On Thursday 5 November, Sir David Amess, MP for Southend West, spoke in the online Parliamentary event organised by World Animal Protection to end the global wildlife trade. Sir David called for the global wildlife trade to be banned and for the G20 leaders to take decisive action to prevent future zoonotic pandemics.
World Animal Protection are spearheading the Campaign to End Wildlife Trade, a coalition of 25 of the UK’s leading animal welfare and wildlife conservation groups, including the Conservative Animal Welfare Foundation, Compassion in World Farming, Four Paws UK and Cruelty Free International. Sir David recently tabled an Early Day Motion entitled ‘The global wildlife trade and prevention of future zoonotic pandemics’.
Sir David said “Last month I tabled an EDM entitled ‘The global wildlife trade and prevention of future zoonotic pandemics’ which has been signed by Members across the political spectrum. Even though not all Members agree with each other politically, it is reassuring to see that many Members from a range of parties do agree on the importance of protecting and caring for animals and stopping the global wildlife trade.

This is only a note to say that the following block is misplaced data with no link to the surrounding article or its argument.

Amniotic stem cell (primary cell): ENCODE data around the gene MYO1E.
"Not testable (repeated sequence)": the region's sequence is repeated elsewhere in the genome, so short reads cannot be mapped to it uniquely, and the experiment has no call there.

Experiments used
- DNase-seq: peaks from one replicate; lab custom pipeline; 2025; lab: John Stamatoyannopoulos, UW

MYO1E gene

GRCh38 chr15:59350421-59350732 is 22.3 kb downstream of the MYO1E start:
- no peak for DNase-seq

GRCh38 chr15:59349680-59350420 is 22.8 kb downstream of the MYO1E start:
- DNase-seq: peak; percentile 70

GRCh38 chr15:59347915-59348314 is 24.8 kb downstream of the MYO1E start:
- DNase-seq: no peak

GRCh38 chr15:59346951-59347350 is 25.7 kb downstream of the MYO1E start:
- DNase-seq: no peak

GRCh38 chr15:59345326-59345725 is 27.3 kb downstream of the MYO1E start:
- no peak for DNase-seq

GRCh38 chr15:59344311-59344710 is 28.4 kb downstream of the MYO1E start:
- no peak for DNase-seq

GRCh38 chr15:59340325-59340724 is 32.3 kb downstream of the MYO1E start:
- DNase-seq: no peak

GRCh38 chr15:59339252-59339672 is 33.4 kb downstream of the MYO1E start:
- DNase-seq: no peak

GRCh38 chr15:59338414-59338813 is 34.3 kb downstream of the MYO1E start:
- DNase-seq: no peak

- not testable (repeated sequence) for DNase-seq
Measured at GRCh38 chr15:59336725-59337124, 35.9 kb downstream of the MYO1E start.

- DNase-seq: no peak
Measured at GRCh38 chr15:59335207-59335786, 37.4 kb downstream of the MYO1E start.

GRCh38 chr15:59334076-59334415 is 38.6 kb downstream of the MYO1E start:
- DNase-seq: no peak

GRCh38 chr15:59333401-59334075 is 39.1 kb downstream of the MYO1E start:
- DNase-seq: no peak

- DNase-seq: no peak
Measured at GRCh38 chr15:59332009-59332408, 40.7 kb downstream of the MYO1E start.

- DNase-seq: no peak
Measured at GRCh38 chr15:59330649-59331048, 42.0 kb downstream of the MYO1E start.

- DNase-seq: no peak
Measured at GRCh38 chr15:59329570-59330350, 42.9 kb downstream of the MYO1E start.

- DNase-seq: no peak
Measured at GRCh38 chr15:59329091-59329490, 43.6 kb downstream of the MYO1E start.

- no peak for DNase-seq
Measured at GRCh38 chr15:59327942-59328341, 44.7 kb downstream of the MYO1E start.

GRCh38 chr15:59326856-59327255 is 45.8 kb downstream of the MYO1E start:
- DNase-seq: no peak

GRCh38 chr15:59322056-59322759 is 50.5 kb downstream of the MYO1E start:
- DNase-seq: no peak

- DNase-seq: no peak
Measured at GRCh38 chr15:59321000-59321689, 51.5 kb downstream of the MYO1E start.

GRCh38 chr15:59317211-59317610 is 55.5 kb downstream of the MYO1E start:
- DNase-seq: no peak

As a patron of the Conservative Animal Welfare Foundation, I am pleased that the charity is working with the World Animal Protection and has formed the Campaign to End Wildlife Trade with 23 other leading animal welfare groups.
Britain is known to be a nation of animal lovers, but the problem of selling animals or animal products isn’t just a country specific one, it spans across continents – it is a global problem. The global trade of wild animals is cruel, unsustainable and puts our health and the world economy at risk. The income generated from the commercial wildlife trade doesn’t compare to the economic costs of loss of biodiversity and zoonotic diseases, as we are currently experiencing with Covid-19, and therefore ending the global wildlife trade is an investment in the future.